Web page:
Vitamin E: sources, benefits & risks

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VITAMIN E is a vital nutrient for good health, and it’s found in a wide variety of foods and supplements. The best way to consume this vitamin is through a healthy diet. Deficiency is rare, and overdosing by using supplements is a concern. Those who have certain health conditions or take certain medicines should be cautious with supplements.
Vitamin E is a family of fat-soluble compounds. “It occurs naturally in eight different forms, including four tocopherols (alpha, beta, gamma and delta) and four tocotrienols.
Good dietary sources of vitamin E include nuts, such as almonds, peanuts and hazelnuts, and vegetable oils, such as sunflower, wheat germ, safflower, corn and soybean oils, according to the U.S. National Library of Medicine (NLM). Sunflower seeds and green, leafy vegetables such as spinach and broccoli also contain vitamin E. The recommended dietary allowance (RDA) for vitamin E is 15 milligrams (or 22.4 International Units, or IU) for people over age 14, according to the National Institutes of Health (NIH). Women who are breastfeeding may need a little more vitamin E, so the RDA for lactating women is 19 mg (28.4 IU). Doses below 1,000 mg (1,500 IU) seem to be safe for most adults.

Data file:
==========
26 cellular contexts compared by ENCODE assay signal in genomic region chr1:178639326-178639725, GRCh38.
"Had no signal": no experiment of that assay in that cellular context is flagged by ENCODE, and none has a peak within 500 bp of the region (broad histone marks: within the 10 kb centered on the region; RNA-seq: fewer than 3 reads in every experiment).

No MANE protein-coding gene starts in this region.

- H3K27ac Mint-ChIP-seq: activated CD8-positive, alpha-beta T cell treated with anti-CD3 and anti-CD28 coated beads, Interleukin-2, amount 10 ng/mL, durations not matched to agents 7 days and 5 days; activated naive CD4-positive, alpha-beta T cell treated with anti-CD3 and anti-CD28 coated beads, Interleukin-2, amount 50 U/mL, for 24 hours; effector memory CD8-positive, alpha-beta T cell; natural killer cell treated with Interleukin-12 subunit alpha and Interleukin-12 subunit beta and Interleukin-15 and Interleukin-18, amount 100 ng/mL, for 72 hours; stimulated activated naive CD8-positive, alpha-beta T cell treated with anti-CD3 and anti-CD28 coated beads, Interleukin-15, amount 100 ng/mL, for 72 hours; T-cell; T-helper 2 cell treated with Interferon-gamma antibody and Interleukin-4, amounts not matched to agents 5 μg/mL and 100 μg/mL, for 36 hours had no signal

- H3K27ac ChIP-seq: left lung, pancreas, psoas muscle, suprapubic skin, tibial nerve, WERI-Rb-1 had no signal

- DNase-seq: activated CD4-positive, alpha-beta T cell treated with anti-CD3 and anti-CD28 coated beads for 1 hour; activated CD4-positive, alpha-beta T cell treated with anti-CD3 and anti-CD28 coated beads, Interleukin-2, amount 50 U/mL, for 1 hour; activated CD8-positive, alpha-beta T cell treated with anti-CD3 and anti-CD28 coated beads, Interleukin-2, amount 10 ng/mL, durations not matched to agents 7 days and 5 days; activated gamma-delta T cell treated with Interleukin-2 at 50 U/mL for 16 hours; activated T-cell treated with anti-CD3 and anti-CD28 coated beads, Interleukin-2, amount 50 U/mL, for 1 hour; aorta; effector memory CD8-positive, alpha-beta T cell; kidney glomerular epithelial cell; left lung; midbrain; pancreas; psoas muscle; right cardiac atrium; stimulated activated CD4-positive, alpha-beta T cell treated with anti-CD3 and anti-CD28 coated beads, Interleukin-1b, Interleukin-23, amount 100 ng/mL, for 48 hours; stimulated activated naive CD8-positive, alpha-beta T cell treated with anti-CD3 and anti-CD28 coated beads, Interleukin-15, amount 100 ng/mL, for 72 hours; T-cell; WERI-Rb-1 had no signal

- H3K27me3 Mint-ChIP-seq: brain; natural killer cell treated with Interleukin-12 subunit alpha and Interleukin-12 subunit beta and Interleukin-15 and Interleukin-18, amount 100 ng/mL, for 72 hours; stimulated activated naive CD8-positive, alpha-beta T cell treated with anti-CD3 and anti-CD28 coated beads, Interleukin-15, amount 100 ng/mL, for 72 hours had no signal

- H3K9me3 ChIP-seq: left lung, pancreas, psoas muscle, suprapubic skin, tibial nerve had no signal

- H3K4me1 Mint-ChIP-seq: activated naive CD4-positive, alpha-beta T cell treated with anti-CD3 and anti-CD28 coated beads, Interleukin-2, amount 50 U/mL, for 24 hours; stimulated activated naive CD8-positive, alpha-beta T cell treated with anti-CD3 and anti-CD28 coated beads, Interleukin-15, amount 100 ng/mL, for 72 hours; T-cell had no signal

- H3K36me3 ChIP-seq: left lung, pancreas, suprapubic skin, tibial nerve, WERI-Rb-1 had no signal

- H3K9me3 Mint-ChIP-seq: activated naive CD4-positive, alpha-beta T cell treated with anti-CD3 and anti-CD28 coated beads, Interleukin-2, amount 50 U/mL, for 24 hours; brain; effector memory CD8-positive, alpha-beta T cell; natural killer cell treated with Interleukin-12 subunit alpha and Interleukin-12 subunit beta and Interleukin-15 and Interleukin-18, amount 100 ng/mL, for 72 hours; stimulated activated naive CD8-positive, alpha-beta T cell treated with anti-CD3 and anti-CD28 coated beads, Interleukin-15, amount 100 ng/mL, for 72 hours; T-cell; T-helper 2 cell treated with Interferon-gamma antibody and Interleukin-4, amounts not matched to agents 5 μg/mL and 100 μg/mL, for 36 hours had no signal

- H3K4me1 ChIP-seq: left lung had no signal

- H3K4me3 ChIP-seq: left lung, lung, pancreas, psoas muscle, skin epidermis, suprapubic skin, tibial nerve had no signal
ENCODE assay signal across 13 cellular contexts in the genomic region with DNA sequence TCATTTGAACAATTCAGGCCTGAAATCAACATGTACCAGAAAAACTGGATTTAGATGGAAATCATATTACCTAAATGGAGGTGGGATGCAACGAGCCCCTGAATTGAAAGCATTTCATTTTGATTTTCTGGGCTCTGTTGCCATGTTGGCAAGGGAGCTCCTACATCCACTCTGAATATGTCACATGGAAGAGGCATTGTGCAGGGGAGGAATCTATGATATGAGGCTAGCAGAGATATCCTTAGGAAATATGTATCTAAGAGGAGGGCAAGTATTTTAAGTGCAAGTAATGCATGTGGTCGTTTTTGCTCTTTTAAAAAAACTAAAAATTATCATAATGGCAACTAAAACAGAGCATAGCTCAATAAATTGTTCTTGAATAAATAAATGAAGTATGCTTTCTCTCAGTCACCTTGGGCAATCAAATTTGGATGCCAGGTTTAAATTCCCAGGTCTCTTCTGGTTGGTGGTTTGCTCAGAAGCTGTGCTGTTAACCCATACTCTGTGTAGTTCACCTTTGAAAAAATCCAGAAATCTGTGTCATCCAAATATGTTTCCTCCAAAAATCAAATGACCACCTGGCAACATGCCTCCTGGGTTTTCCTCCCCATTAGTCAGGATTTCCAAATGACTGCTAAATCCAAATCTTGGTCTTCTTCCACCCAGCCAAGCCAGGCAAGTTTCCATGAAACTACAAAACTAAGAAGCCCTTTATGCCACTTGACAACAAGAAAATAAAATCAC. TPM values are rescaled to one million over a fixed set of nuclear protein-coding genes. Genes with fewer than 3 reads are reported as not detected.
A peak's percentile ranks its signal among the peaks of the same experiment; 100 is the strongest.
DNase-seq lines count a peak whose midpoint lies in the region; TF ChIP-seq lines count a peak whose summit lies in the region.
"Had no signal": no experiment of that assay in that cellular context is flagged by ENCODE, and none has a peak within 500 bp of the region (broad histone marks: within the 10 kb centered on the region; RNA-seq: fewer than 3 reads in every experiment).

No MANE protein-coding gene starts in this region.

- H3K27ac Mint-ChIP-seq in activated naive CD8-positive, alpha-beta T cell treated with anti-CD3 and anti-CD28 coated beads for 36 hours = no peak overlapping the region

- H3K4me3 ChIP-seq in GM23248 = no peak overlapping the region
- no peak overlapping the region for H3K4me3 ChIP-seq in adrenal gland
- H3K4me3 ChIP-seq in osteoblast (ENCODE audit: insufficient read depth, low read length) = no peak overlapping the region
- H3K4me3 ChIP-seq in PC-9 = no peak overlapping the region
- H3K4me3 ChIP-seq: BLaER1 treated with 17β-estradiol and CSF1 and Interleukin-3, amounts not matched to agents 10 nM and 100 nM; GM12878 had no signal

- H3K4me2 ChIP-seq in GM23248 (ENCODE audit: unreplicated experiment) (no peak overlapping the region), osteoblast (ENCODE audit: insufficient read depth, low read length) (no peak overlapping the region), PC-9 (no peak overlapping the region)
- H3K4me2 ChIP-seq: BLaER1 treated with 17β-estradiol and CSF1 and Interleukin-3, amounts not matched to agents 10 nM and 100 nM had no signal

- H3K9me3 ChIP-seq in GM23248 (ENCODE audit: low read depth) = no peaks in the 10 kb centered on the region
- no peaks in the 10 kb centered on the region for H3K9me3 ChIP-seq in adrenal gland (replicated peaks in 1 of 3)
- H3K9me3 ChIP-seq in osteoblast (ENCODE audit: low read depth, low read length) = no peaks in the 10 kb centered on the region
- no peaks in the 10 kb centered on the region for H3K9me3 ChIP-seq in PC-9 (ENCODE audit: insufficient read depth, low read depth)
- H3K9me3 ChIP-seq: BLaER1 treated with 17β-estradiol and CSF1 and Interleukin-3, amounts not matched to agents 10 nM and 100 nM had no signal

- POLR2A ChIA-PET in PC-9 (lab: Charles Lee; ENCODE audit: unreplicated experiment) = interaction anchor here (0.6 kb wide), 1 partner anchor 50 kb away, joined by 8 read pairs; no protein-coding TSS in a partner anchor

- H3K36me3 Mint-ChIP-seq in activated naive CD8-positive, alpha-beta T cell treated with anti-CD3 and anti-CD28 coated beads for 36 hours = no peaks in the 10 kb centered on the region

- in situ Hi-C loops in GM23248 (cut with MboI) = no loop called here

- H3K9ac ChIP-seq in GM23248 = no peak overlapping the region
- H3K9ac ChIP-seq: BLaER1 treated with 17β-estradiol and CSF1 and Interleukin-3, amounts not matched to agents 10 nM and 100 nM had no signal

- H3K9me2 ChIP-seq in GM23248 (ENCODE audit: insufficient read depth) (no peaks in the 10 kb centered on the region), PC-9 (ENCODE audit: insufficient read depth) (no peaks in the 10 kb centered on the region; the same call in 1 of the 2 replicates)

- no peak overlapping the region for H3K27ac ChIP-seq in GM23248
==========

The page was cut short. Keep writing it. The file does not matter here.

For infants up to age 6 months, the RDA is 4 mg (6 IU), and the RDA is 5 mg (7.5 IU) for ages 6 month to one year. From ages 1 to 3 years old, 4 to 8 years old and 9 to 13 years old, the RDAs for vitamin E are 6 mg (9 IU), 7 mg (10.4 IU) and 11 mg (16.4 IU), respectively, according to the NIH.
Most people are able to get enough vitamin E from a healthy diet and do not need supplements. Always consult with a doctor before taking any supplement, especially if you are taking medications. More than 250 medications are known to interact with vitamin E, according to Drugs.com.
A vitamin E deficiency is very rare, though some people are more prone to a vitamin E deficiency than others, according to NIH. Infants, people with fat malabsorption and abetalipoproteinemia (a condition that prevents the body from completely absorbing certain dietary fats) are more likely to have vitamin E deficiency. Anemia, skeletal myopathy, ataxia, peripheral neuropathy, retinopathy, impairment of the immune response and nerve damage are signs that there may be a deficiency. Including sources of vitamin E in your diet brings many benefits. As a fat-soluble nutrient, vitamin E functions mainly as an antioxidant, which means it helps protect cells from damage caused by unstable molecules called free radicals.